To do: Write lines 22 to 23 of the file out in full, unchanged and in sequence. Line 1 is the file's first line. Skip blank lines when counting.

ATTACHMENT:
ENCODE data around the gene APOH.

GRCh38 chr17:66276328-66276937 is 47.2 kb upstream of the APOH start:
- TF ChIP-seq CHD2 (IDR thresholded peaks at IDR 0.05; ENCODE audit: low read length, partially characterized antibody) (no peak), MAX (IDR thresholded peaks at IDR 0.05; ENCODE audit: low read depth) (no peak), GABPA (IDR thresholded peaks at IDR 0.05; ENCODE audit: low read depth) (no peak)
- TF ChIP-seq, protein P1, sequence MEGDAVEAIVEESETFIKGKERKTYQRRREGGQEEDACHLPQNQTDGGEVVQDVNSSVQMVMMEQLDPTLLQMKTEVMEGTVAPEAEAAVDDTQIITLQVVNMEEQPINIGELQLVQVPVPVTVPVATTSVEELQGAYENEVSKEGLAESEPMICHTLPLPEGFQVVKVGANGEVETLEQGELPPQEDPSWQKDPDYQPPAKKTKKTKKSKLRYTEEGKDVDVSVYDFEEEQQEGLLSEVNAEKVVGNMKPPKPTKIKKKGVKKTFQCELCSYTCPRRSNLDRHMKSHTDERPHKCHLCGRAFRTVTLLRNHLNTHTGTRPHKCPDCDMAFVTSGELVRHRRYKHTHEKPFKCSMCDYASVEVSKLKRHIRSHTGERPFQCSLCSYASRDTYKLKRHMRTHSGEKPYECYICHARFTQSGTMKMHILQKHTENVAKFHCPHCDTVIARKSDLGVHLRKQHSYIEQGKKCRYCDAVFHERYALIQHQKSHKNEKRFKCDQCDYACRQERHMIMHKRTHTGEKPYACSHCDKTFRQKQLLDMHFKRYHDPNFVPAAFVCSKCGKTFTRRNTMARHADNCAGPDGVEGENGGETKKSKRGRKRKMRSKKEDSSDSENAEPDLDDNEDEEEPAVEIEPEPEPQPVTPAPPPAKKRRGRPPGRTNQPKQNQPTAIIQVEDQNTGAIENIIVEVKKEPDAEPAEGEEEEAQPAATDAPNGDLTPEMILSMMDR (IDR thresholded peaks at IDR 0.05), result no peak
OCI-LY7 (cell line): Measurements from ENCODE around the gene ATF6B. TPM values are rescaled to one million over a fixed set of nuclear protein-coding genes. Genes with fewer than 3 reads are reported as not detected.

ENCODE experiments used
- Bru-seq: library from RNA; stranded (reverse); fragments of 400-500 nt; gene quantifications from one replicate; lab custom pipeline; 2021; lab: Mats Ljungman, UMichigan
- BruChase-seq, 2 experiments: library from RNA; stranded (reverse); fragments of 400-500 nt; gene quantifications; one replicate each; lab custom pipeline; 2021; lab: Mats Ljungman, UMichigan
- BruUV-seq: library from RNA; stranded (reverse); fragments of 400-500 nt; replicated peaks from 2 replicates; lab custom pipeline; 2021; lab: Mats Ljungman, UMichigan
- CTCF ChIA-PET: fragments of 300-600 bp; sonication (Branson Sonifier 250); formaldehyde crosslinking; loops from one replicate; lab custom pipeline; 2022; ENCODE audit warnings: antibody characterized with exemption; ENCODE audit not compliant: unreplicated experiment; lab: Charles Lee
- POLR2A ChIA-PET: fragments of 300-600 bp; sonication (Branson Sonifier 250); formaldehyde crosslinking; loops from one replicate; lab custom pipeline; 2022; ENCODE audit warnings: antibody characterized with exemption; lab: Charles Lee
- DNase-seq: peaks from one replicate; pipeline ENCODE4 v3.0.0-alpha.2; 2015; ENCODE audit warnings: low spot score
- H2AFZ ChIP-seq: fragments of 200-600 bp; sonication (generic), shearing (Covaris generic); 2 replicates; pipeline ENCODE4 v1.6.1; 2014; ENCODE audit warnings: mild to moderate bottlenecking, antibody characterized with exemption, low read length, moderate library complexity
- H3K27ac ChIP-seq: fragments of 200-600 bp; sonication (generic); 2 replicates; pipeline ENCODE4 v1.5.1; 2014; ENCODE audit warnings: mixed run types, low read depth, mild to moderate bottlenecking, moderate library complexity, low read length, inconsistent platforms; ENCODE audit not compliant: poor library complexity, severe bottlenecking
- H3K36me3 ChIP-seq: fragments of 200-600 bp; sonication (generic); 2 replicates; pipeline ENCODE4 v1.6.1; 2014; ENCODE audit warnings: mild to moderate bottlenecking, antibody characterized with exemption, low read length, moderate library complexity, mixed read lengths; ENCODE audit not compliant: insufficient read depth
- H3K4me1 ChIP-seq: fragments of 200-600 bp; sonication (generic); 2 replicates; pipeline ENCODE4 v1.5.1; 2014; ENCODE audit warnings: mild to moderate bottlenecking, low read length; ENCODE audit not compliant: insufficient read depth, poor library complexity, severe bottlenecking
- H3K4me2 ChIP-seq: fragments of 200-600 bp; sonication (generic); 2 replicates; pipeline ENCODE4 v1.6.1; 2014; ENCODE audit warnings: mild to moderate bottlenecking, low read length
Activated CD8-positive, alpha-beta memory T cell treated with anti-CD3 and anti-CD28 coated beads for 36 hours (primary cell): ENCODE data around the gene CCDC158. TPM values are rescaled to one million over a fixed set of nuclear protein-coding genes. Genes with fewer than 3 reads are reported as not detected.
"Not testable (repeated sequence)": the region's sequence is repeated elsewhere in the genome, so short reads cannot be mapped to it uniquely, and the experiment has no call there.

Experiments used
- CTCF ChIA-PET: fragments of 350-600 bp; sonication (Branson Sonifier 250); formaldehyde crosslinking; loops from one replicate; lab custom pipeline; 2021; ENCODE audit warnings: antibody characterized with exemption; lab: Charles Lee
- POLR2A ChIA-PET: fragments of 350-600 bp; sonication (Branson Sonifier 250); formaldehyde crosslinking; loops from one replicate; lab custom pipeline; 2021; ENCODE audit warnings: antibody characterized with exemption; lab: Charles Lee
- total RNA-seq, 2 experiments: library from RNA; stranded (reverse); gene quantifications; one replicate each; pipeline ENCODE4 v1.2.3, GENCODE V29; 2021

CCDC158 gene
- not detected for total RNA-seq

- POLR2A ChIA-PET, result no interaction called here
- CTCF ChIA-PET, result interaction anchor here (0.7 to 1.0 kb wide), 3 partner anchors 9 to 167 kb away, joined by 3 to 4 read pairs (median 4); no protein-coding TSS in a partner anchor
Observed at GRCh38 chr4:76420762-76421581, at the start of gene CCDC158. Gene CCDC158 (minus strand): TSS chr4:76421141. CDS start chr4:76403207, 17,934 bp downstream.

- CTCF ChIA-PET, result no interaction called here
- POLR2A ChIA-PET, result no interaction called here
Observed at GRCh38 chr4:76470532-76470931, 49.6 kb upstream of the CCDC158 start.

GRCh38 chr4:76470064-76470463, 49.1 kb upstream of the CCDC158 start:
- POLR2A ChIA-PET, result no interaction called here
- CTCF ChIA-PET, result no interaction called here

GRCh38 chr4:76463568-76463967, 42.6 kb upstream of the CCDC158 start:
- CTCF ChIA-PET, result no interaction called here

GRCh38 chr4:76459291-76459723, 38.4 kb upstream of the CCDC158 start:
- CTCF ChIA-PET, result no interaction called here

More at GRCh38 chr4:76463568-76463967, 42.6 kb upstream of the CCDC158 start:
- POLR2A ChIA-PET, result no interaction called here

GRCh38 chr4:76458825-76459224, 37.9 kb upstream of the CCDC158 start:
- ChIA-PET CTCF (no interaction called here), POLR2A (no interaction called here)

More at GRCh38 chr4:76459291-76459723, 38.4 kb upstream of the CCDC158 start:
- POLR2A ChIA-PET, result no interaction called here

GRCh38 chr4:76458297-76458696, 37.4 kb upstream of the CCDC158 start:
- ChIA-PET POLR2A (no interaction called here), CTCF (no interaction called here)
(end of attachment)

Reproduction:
- POLR2A ChIA-PET: fragments of 350-600 bp; sonication (Branson Sonifier 250); formaldehyde crosslinking; loops from one replicate; lab custom pipeline; 2021; ENCODE audit warnings: antibody characterized with exemption; lab: Charles Lee
- total RNA-seq, 2 experiments: library from RNA; stranded (reverse); gene quantifications; one replicate each; pipeline ENCODE4 v1.2.3, GENCODE V29; 2021